EntertainmentMusic

Does your song qualify for YouTube Content ID? Check this out…

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After a 3-months break, the English Premier League is finally back this weekend. For the soccer fans, the boredom is finally gone. In the same vein, please be reminded that we are left with just three months to Christmas! Oh yes, it’s about time to finalize some of those New Year resolutions you made.

Back to business. I’m not about to get tired of singing the YouTube song. We have covered various sections regarding YouTube yet there’s still a lot of sensitizing needed for our artistes. YouTube can make you some good millions on top of your bivulu gigs.

We can all agree that many artistes have uploaded their music on YouTube. For some reason, many fail to realize that their music doesn’t qualify for monetization. In essence, their music can’t get a YouTube Content ID. Here is the thing; not all music is eligible for monetization! Let’s look at it in depth.

What is Content ID?

Content ID is YouTube’s method of taking a ‘sonic fingerprint’ of your music, scanning all the videos across its platform, identifying your songs wherever they appear (even if your songs appear in videos you didn’t upload yourself), and paying you a share of the revenue generated by the usage of that music.

CNN.COM

In simple terms, Content ID is like the fingerprint you use to unlock your phone. That fingerprint is unique and belongs to only you. So, once YouTube gets a fingerprint of your song and registers it in the YouTube database, no one else will earn from it except you the rights owner. If you own the rights to your music, then you are entitled and eligible to earn money via YouTube Content ID.

This process is quite tricky and that’s where Online Distribution platforms like CD Baby, Distrokid, TuneCore, RouteNote, etc come in. These platforms are registered partners with YouTube to do just that and nothing else; you just upload your music and leave the donkey work to them.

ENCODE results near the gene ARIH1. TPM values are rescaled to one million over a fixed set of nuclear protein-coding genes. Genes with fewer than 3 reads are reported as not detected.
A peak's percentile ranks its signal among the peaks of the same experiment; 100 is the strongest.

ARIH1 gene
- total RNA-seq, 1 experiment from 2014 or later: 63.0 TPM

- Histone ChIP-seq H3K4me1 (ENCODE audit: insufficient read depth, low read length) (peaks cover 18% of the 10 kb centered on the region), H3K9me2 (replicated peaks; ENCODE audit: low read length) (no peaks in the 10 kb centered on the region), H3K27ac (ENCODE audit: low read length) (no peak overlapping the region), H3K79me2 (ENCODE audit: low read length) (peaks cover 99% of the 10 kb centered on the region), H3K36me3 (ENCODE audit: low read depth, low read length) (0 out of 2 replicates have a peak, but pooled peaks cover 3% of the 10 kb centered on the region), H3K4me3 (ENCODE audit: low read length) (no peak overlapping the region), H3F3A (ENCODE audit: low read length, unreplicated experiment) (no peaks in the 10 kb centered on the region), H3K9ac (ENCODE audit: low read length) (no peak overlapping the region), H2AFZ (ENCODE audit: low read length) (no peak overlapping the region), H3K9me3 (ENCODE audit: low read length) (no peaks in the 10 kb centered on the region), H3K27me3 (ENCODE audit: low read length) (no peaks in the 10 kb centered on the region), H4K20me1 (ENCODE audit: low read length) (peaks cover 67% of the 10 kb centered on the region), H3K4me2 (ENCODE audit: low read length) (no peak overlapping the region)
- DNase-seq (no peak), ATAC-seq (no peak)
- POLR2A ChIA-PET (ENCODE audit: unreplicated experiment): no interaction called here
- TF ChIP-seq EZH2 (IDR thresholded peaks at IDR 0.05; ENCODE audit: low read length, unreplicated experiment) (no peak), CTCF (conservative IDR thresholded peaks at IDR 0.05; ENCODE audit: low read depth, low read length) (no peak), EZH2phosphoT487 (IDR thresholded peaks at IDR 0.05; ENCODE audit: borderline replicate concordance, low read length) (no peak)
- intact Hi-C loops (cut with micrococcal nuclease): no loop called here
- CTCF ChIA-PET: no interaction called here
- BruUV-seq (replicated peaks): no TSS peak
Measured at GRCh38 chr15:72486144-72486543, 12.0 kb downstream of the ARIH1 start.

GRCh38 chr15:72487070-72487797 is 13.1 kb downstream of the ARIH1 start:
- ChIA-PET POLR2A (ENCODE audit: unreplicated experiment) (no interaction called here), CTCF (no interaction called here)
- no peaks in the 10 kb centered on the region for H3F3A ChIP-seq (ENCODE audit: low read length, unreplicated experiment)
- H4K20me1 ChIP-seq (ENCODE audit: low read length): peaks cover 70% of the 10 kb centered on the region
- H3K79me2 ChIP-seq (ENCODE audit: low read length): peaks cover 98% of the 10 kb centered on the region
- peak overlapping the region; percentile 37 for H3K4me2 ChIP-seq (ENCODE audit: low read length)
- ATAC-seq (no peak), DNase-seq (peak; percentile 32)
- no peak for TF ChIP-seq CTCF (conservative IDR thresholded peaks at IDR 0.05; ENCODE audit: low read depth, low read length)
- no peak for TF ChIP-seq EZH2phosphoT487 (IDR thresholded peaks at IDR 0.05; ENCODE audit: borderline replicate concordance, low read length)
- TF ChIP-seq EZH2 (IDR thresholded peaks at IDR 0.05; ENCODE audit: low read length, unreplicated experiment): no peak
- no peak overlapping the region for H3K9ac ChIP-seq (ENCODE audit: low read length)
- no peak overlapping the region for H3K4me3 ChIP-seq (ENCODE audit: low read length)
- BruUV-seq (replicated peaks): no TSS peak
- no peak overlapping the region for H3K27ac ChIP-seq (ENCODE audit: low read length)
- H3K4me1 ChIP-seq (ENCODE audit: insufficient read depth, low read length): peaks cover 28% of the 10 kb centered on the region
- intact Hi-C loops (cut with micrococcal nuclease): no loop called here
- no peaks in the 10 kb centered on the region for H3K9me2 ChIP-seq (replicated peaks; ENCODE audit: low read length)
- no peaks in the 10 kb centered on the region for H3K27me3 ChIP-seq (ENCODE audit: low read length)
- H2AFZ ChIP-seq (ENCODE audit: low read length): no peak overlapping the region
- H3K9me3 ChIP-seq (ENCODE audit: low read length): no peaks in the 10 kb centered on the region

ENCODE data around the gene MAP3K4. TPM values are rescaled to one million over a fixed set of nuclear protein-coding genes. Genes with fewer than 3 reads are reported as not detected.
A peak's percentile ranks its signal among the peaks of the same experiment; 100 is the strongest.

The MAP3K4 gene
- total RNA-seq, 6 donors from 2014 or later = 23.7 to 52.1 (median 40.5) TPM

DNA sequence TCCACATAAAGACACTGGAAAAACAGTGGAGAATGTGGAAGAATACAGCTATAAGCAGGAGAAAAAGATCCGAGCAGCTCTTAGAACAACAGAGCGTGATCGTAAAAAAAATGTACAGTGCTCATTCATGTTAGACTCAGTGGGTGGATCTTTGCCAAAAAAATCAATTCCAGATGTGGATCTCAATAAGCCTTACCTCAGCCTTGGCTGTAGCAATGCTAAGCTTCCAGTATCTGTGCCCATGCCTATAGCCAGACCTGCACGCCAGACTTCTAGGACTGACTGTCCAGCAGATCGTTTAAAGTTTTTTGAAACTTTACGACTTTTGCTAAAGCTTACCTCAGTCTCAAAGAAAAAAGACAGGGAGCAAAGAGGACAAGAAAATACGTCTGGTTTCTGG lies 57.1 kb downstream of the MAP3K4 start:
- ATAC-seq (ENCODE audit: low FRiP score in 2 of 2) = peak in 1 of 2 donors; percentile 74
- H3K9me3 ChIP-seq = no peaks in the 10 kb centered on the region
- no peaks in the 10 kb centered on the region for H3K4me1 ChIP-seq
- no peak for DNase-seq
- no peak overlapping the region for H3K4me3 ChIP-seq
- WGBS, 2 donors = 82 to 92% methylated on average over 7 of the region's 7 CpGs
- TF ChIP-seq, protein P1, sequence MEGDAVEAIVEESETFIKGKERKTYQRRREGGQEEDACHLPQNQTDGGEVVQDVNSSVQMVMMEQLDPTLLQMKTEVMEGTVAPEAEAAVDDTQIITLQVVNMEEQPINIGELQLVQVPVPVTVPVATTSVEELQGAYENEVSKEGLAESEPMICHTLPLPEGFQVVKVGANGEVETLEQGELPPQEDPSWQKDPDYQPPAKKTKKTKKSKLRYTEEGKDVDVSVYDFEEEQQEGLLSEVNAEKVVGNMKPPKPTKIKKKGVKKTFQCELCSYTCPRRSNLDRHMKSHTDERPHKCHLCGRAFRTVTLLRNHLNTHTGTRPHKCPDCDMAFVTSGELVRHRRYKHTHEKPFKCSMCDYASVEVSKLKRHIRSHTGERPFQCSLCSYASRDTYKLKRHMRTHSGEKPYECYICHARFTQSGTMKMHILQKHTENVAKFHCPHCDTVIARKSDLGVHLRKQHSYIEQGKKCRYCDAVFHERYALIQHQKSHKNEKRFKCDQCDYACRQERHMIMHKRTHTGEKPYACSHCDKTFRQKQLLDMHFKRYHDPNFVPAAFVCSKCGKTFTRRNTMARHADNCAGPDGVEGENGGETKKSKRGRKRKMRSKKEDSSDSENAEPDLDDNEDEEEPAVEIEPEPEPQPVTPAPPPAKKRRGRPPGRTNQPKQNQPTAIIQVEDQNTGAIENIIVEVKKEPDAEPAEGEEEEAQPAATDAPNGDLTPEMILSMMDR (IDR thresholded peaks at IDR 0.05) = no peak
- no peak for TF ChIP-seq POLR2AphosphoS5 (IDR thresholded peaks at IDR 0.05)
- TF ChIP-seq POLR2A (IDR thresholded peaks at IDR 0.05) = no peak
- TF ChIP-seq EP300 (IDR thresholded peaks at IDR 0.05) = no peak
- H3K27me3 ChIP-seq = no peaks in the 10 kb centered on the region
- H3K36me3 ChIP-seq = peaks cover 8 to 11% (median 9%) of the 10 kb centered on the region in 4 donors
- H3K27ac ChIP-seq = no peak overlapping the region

What kind of music qualifies for monetization through Content ID?

The quick answer is; Original Music. You must own the rights to both the song composition and every aspect of the sound recording but in Uganda, the writers and producers cannot claim the song because you paid them for the services.

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However, if you ‘stole’ a beat and uploaded it, YouTube will not monetize that song unless the rightful owner hadn’t submitted it to the Content ID.

You also need to know that some specific audio content is not allowed into the Content ID.

  • Karaoke recordings
  • Re-masters or sound-alike recordings
  • Songs that use beats, loops, or samples made available for free within music apps or audio workstations such as Garage Band, Ableton, Fruity Loops, or Logic
  • Songs using beats you’ve leased or purchased unless you own that beat outright and no one else has the right to use it online
  • Songs with audio elements or samples you don’t have the exclusive license to use
  • Songs that use audio elements in the Public Domain or with open-licenses such as Creative Commons

If you’re buying a beat/instrumental online, ask the producer about the YouTube Monetization and get all that information in writing because once YouTube spits it out, you will have to provide proof of rights like receipts and T&C’s of the instrumental licensed.

What do you do if your song gets a Copyright Strike Infringement?

If another user claims rights to your song on YouTube, you can appeal the claim if you’re 100% sure that you’re the rightful owner. If your Channel is in the YouTube Partner Program, you are eligible for a for 7-day courtesy period after 3 Copyright strikes before your channel gets disabled permanently.

Lydia Jazmine

This takes us back to when Lydia Jazmine decided to give up on Mpanirira. In this case, the first buyer of the song claimed it so instead of fighting the strike, she let it go in order to protect her channel. If you have a 3rd party Content ID administrator like CD Baby, Distrokid, TuneCore, RouteNote, etc, you can contact them and make them aware of the artiste, their channel, and your legal license.

PLEASE NOTE. If you see a rights claim being made by CD Baby, Distrokid, TuneCore, RouteNote, etc on one of your videos, it’s most likely because they are monetizing your music for you. You don’t have to worry. Let it be and they’ll continue to collect YouTube ad revenue for you wherever possible.

Well, that’s it from me this week. We meet next Friday as we build this industry brick by brick.

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Don Andrea

Don Andrea is a journalist and data analyst with a passion for music and entertainment. "Opinions are mine, comments are yours." - Don Andrea.

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